You should give a comfortable 5-6 days for the trip excluding your flights in and out of Ethiopia. You will be arriving into Addis Ababa, the bustling capital. I recommend taking a flight to Mekelle a day earlier before your departure to the desert. Mekelle is the closest, biggest and most developed city by far if you plan to venture into the Danakil.
You will rise early morning and drive through the impressive mountains that surrounds the city. Mekelle lies between 2000-2200 meters above sea level providing a very pleasant temperature. Driving into the mountains will give you a spectacular sight of the city, the valleys and it’s surroundings. As you are moving forward you are going to enter the Afar region. The road will change, the land will get drier and drier, rivers will disappear and only their dry riverbed would remind you about their existence.
Your first stop is Berhale. By the time you get to this town, the nice temperatures and pleasant breeze will just be a fading memory. I would describe it as the doorstep into the Devil’s Kitchen. It is a place of transition between the Tigray and Afar region of Ethiopia. You will see an interesting mixture of Tigraian stone houses and Afar huts. It is not truly the desert lands yet but nevertheless you will be inspired by the sights. Useful hint: according to my experiences this was the last stop I could enjoy cold drinking water!
And do not get fooled. You are still very far away from the “real” experience. It is another 3-4 hours driving until you reach your first camping site, a town called Hamedela. Its the ideal base camp for your upcoming tours to the Dallol volcano and to the salt flats. People there live in extreme poverty and in a harsh environment. The Danakil Desert said to ‘begin’ here as well. The tracks that you will call the road begin to fade here and will often become invisible in the dust. The land is burned by drought; less than 10% of the population have access to drinking water. Hamedela and the Danakil lies around 100 meters below sea level with an average temperature over 34 Celsius degrees. Wonder why it is called the hottest place on Earth?
If you want to make up for the difficulties of your first day out in the wilderness I recommend you to spend the sunset at Lake Assale. Spectacular colors and nothing else but the horizon in all directions. The area is partly lake and partly salt deposit so you will literally walk on water. The main economic activity is salt mining by the Afars.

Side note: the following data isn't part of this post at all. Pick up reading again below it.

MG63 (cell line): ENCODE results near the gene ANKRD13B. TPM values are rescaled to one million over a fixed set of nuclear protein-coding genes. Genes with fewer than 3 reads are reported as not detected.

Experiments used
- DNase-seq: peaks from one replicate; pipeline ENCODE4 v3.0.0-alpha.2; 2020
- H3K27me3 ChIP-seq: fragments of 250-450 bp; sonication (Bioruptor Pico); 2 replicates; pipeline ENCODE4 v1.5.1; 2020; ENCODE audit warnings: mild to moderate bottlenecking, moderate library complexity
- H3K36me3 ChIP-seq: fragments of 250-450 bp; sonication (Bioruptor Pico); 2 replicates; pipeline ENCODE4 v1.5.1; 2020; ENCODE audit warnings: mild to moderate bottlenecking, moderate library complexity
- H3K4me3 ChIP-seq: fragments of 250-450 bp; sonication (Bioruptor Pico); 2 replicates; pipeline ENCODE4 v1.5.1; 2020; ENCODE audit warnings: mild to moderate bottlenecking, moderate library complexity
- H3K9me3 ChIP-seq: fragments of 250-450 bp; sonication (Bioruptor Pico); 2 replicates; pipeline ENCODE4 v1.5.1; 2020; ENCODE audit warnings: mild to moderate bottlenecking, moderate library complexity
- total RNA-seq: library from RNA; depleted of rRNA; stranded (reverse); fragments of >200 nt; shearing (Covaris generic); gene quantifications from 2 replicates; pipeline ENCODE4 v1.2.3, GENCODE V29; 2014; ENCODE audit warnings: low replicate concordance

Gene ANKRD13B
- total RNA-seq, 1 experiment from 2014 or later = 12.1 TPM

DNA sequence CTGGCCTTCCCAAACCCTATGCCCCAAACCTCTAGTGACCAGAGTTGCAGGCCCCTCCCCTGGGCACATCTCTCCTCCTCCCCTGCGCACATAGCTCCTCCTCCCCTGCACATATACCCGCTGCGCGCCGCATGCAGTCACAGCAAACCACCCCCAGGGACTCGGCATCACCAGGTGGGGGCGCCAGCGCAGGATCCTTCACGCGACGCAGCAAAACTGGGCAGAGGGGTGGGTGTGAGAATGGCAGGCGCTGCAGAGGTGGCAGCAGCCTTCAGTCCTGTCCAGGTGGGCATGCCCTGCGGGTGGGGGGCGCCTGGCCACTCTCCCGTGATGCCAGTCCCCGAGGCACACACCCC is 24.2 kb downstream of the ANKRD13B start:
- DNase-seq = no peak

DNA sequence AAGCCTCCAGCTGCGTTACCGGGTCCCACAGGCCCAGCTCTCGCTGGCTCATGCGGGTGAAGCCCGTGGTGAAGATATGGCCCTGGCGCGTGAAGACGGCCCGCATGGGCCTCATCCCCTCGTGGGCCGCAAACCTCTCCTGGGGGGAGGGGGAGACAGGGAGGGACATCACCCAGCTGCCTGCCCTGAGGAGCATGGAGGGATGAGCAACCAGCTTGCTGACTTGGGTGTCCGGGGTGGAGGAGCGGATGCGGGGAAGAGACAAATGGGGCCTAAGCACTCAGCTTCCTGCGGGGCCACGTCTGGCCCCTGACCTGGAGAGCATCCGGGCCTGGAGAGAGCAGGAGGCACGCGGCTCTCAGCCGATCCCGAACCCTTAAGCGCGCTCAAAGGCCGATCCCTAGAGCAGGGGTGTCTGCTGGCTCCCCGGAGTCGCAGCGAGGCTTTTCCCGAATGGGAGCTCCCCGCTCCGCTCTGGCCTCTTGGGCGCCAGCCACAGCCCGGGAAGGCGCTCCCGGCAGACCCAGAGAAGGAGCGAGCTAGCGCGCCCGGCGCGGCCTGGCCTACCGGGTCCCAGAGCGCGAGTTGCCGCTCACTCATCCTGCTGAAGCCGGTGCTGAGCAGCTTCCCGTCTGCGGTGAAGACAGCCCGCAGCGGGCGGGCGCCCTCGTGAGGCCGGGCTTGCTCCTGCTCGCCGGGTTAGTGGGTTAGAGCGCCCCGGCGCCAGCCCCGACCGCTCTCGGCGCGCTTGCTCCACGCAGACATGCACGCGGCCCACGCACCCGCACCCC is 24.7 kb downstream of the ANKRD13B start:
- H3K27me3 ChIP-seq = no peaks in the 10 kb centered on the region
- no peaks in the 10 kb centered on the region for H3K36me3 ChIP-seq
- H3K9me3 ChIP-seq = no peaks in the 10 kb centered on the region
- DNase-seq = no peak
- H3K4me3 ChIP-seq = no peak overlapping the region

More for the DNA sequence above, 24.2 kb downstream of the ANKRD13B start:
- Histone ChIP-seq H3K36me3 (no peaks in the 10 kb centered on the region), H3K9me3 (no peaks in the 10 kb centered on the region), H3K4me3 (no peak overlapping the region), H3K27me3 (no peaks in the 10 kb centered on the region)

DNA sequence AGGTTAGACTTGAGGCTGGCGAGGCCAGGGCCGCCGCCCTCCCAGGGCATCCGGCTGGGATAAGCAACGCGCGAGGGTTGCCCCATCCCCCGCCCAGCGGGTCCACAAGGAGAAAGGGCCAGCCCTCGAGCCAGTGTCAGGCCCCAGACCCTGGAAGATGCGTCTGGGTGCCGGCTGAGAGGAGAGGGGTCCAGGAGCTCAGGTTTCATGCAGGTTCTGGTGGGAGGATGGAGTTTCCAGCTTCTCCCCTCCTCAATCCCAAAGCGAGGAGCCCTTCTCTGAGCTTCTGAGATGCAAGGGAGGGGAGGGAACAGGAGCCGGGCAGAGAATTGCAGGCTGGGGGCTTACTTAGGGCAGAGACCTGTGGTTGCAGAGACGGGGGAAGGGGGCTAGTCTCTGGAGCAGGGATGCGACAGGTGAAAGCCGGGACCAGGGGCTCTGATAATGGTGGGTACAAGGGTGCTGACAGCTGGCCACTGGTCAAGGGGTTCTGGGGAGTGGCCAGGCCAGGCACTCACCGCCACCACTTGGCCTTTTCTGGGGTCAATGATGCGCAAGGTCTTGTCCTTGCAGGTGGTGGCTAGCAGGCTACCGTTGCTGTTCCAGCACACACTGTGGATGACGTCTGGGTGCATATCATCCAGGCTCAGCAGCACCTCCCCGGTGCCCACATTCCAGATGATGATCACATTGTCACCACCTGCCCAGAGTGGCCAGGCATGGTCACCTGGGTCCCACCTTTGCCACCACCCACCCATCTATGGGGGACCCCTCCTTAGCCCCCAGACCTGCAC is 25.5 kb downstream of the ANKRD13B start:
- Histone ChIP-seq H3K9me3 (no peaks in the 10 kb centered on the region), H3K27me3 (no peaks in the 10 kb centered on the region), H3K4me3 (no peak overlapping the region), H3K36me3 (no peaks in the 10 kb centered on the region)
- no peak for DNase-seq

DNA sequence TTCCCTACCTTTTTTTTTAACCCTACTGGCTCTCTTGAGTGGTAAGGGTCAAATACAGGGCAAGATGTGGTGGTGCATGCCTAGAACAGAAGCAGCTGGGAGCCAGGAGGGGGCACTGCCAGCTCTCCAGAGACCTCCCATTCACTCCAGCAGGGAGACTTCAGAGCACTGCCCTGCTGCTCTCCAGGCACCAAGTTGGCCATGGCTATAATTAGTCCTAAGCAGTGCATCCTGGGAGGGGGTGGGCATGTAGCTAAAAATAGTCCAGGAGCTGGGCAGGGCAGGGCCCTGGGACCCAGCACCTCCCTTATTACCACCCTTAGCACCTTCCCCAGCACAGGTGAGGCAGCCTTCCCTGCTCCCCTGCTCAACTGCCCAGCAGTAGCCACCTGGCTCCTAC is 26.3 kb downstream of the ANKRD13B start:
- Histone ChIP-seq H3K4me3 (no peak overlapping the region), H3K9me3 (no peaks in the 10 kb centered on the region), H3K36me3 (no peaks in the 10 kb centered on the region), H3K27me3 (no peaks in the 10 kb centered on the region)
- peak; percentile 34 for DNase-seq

The only way to spend your night is to stay in Hamedela sleeping under the stars. If you visit during summer time, those nights will be the hardest one of your life. Desert wind, heat, sand all over you and no cold or room temperature water. 5 AM is the first time that you would get a piece of mind as the heat will ease a little until the sun rises.
But there is no time to waste. Before it would get hot again you will be on your way to Dallol, to one of the most active tectonic regions in the world. Dallol is little known and seldom visited but quite extraordinary. Due to those volcanic activities you will see the most colorful geological formations, hot sulphur springs, sulphur pools and mini geysers.At this point you must be accompanied by armed guards. There are existing tensions between Ethiopia and Eritrea along with local banditry. Dallol is only visited by few hundreds of people per year and the site opened for foreigners not a long ago. If you can bear with the heat and fumes you will be walking one of the lowest points on Earth. As the day gets hotter the afternoon will find you driving towards the Erta Ale volcano.It is said to be one of the worst roads on Earth and covering that 80km may take you up to 6 hours. Erta Ale is notable for having the longest existing lava lake. The trek will take 3-4 hours and by midnight you shall be looking at the dramatic actions of the lava.
Danakil isn't for the faint hearted but the wilderness waiting for you there will transform anybody into a brave hearted knight.